But as the area's population grew and nearby Oconomowoc Lake evolved into a popular tourist spot, the monks found it increasingly difficult to find solitude for prayer, McCoy said.
In the mid-1980s, a group of monks decided to relocate about 160 miles to the northwest, to a stretch of farmland outside Sparta (pop. 8,700). They relied heavily on farm leases and renters to pay their bills, and used the profits to buy more real estate around their 600 acres.
For The Record
Los Angeles Times Saturday, August 11, 2007 Home Edition Main News Part Page News Desk 1 inches; 43 words Type of Material: Correction
Monks: An article in Friday's Section A about the monks of Cistercian Abbey of Our Lady of Spring Bank and their success in launching a multimillion-dollar business said they were chanting in Latin during a daily prayer service. They were chanting in Greek.
But their quarters were far from comfortable. For years, their sanctuary was a double-wide trailer with a leaky roof. The home "was a dump," McCoy said, with "a heater that froze in the winter and crickets in the vents."
Just as they finished work on a new chapel and the first wing of the monastery in 1995, crop prices fell and their rental income dwindled to nearly nothing. Their options were limited by the small number of men who called the abbey home and could help pull in enough money to pay the bills.
McCoy led his brethren in trying to find a solution. Between prayers, they wandered along the gravel roads that crisscross their farmland and tossed around ideas.
Should they embrace Wisconsin's dairy roots and make cheese? After all, Trappists in Spencer, Mass., turn local fruits into jams and preserves. Grow grapes and bottle wine? Monks in Oregon have built a massive warehouse and store rare vintages for collectors.
"There are only five of us, ranging in age from 31 to 50, healthy enough to work," McCoy said. (The abbey's sixth monk, retired Abbot Blaise Fuez, 85, lives in a residential nursing facility nearby.)
"We didn't have enough hands to do the work and still have time to pray."
The ideas kept rolling in -- grow gourmet shiitake mushrooms? Christmas trees? Build a luxury golf course on the land?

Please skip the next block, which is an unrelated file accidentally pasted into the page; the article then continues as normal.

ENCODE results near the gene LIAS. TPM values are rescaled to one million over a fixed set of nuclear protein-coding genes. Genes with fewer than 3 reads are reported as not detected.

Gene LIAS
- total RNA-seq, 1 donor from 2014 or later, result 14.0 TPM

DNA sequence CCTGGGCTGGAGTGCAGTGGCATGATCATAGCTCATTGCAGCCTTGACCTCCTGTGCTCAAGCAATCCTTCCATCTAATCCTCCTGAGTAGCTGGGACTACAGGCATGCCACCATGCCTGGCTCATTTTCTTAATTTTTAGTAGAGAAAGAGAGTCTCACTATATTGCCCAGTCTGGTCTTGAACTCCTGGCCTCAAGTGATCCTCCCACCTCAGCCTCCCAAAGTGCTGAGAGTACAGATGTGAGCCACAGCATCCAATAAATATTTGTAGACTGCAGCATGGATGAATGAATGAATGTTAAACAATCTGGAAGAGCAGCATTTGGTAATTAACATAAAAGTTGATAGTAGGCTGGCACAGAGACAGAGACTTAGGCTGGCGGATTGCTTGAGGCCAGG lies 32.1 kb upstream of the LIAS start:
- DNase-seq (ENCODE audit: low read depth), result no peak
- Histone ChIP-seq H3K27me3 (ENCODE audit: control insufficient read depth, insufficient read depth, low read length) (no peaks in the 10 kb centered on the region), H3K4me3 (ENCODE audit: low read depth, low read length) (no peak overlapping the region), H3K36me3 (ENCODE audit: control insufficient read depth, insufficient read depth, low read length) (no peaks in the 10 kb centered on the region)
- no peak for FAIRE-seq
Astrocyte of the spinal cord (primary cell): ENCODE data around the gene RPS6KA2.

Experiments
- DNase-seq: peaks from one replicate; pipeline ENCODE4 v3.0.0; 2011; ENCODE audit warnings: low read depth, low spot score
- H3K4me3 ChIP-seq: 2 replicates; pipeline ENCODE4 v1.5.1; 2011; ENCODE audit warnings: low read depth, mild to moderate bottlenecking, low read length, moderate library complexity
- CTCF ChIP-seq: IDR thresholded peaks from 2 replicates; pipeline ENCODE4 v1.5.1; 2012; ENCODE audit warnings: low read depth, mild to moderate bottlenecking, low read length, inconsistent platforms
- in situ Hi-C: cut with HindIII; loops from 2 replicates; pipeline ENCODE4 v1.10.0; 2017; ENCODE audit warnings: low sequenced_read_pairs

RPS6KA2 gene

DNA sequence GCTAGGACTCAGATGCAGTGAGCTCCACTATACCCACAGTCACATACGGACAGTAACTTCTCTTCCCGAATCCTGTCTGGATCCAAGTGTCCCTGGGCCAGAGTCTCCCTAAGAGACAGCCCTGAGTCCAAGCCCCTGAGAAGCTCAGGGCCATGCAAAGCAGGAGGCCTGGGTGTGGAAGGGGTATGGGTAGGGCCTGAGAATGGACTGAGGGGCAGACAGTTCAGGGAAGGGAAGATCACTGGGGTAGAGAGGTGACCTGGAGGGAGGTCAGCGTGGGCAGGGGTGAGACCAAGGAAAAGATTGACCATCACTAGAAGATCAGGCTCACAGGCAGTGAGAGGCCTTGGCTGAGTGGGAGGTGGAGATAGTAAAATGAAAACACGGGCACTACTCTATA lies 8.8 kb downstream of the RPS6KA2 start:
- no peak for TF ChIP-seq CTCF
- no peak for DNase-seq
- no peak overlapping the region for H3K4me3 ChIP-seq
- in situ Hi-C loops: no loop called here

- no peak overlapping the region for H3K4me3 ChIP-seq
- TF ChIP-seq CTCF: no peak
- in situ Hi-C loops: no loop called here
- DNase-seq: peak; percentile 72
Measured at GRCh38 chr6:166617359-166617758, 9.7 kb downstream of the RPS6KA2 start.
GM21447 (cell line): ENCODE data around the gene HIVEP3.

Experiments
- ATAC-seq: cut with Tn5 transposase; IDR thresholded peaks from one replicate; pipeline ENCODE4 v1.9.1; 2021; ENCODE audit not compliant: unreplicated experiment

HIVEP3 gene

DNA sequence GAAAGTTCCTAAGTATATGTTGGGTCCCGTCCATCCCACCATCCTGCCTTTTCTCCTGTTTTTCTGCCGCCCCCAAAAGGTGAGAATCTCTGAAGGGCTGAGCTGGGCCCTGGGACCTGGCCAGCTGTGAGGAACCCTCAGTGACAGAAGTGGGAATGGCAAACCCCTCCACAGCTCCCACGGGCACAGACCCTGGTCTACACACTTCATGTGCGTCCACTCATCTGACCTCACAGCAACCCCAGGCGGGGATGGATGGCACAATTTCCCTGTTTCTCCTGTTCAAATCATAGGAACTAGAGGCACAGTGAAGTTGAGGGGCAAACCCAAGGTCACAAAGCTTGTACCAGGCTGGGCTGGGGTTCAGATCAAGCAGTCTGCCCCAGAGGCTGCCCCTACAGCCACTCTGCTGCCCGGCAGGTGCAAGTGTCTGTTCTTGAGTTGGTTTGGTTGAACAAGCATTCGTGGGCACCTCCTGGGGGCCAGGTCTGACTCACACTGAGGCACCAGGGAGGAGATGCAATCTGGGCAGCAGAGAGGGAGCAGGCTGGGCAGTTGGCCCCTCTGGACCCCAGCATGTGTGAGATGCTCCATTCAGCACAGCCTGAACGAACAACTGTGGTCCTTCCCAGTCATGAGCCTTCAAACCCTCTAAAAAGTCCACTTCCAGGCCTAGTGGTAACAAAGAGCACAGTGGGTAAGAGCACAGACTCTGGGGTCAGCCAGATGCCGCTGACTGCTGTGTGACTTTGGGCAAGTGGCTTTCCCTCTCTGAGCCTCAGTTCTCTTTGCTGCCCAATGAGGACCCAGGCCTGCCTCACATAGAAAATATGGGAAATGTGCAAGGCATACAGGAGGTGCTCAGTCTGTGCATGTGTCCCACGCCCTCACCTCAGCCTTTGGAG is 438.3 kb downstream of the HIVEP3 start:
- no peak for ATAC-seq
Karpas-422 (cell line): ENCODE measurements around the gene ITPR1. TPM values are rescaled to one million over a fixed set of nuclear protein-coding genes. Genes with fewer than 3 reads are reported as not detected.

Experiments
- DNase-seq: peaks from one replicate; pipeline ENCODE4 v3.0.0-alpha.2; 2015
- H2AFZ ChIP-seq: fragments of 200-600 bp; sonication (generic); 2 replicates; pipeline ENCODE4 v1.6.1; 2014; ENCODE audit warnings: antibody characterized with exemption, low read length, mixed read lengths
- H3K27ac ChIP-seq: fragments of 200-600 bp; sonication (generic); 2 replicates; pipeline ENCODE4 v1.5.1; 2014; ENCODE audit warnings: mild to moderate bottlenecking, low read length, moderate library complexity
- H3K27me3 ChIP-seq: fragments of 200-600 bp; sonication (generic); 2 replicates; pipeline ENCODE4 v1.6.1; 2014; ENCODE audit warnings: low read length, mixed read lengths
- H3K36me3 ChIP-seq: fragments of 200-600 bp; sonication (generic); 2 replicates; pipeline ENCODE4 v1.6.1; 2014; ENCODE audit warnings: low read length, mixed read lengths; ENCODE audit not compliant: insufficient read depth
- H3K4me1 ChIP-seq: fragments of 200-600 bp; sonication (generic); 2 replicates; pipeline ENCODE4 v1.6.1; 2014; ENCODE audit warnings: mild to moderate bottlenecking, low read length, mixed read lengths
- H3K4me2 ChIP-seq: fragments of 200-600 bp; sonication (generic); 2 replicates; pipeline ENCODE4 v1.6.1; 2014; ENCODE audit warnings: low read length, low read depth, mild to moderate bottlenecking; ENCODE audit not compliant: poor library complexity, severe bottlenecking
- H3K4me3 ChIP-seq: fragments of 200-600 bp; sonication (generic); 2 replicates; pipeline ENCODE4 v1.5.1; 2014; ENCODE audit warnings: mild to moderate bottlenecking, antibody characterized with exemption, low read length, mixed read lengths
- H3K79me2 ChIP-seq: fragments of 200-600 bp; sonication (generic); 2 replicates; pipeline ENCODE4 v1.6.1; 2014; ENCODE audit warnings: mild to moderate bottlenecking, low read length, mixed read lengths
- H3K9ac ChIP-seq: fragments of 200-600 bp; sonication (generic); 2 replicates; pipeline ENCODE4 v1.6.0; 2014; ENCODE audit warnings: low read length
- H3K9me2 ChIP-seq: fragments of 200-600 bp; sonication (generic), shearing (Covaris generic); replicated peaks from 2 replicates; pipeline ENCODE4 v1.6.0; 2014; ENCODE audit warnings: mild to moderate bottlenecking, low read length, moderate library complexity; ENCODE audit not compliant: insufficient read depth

It was while McCoy was printing a list of the proposals that inspiration hit. His printer ran out of ink.
He began comparison shopping on the Internet for a replacement toner cartridge. The prices made him blanch: $200 or more for one. The most expensive would be nearly enough to cover a third of the monthly grocery bill.
Calling vendors in search of a discount, McCoy discovered that the companies were willing to sell to him at a discount if he bought in bulk, just as they would to bigger retail chains. The monks told local schools and churches about their plan to get cheap ink and launched a not-for-profit company to place a group order. Word spread, and soon the abbey's phone rang steadily with Catholic schools and rural parishes seeking savings.
In the fall of 2002, the monks launched a website and became an online clearinghouse for printer cartridges. Envisioning themselves as a "monkish" version of Amazon.com, they focused on two things: low prices and marketing themselves as trustworthy business folks.
With the slogan "Saving You Money, Serving Those In Need," the company pulled in $2,000 in Internet sales in fiscal 2002. Three years later, as the monks expanded to include other office supplies, business furniture and computer laptop accessories, the enterprise grossed more than $2 million.
The monks don't take a salary, though the for-profit enterprise does pay taxes.
After the costs of running the company and maintaining the abbey are covered -- which eat up about 85% of the profits -- the monks distribute what remains to several dozen charities, including a Vietnamese school for orphans, a Costa Rican group that helps the children of impoverished farmers and a Minnesota summer camp for children with AIDS.
It also funds its own Torchlight Foundation, which helps schools pay for curriculum to teach socially responsible business practices.
In addition to what they sell, the monks also take e-mail prayer requests. It is a way for the cloistered community to reach out to the world, said McCoy, and to interact on something other than finances.
At first, the monks received an e-mail or two a day.
Now they get nearly 500 prayer requests a month. Each gets printed out and stacked carefully on a table just outside the abbey's refectory. The monks sift through the pile several times a day, plucking out the pleas that move them. The pile, restocked every few days, is routinely 4 inches thick. Once the prayers are completed, the requests are carefully boxed and stored in the abbey's basement.
Some writers ask for help finding a better job. Others plead for divine aid in selling their homes in a slumping real estate market.
On a recent afternoon, one request catches McCoy's eye: "My wife's wake was last night and the funeral is this morning. . . . I'm feeling just a little under the weather. Pray for me to be strong."
The monk, on his way to a meeting with the company's management team, grabs it. Work can wait.
Standing in the hallway, in front of a half-scale statue of St. Bernard, McCoy bows his head, closes his eyes and prays.
As their financial woes eased, the monks began to enjoy themselves. After all, they reasoned, living a simple life didn't mean a life without pleasure.